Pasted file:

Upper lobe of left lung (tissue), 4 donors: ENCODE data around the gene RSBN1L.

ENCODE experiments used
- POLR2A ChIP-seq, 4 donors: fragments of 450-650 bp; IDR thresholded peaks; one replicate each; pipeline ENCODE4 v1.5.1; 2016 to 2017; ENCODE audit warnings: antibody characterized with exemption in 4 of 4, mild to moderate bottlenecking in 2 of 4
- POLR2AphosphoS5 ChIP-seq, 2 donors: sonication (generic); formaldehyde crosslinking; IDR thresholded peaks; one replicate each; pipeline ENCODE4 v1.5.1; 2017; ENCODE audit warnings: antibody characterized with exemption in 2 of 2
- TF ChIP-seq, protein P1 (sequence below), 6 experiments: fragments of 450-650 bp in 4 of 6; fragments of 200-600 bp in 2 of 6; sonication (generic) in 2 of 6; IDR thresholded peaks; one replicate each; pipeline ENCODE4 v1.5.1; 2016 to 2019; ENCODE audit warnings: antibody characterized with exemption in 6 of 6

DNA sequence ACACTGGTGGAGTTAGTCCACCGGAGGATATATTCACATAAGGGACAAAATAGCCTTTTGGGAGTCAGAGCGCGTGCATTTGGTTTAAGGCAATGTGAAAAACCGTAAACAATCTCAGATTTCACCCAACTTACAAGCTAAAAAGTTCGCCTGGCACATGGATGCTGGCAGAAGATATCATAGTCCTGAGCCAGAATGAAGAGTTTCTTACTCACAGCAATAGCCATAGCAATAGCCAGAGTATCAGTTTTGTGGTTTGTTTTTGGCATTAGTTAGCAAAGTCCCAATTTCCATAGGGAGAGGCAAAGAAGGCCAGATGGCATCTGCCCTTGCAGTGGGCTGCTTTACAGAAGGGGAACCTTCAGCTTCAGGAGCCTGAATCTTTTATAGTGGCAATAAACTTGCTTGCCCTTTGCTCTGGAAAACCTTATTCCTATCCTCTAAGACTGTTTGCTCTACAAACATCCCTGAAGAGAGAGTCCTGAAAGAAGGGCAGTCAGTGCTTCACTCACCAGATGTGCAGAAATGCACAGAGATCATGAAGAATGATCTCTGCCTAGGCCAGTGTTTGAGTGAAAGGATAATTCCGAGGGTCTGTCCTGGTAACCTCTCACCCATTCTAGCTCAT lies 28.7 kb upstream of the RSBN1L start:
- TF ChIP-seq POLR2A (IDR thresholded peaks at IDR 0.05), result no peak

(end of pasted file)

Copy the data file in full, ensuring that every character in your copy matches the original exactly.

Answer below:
Upper lobe of left lung (tissue), 4 donors: ENCODE data around the gene RSBN1L.

ENCODE experiments used
- POLR2A ChIP-seq, 4 donors: fragments of 450-650 bp; IDR thresholded peaks; one replicate each; pipeline ENCODE4 v1.5.1; 2016 to 2017; ENCODE audit warnings: antibody characterized with exemption in 4 of 4, mild to moderate bottlenecking in 2 of 4
- POLR2AphosphoS5 ChIP-seq, 2 donors: sonication (generic); formaldehyde crosslinking; IDR thresholded peaks; one replicate each; pipeline ENCODE4 v1.5.1; 2017; ENCODE audit warnings: antibody characterized with exemption in 2 of 2
- TF ChIP-seq, protein P1 (sequence below), 6 experiments: fragments of 450-650 bp in 4 of 6; fragments of 200-600 bp in 2 of 6; sonication (generic) in 2 of 6; IDR thresholded peaks; one replicate each; pipeline ENCODE4 v1.5.1; 2016 to 2019; ENCODE audit warnings: antibody characterized with exemption in 6 of 6

DNA sequence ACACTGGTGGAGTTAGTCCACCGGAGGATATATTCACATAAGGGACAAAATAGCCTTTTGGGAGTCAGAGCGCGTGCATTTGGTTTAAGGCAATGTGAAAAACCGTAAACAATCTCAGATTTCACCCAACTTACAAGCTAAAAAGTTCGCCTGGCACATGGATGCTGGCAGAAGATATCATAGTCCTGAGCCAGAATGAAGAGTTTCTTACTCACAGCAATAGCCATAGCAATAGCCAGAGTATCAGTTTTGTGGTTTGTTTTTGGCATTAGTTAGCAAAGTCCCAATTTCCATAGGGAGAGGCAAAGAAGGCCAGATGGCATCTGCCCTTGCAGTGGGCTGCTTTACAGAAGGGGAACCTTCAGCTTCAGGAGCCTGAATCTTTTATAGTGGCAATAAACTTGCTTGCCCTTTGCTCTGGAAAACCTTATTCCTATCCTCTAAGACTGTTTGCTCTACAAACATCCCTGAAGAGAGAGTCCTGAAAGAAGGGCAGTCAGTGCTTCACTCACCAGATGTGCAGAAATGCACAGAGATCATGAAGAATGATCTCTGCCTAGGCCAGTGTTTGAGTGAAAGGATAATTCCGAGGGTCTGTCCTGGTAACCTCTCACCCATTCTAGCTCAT lies 28.7 kb upstream of the RSBN1L start:
- TF ChIP-seq POLR2A (IDR thresholded peaks at IDR 0.05), result no peak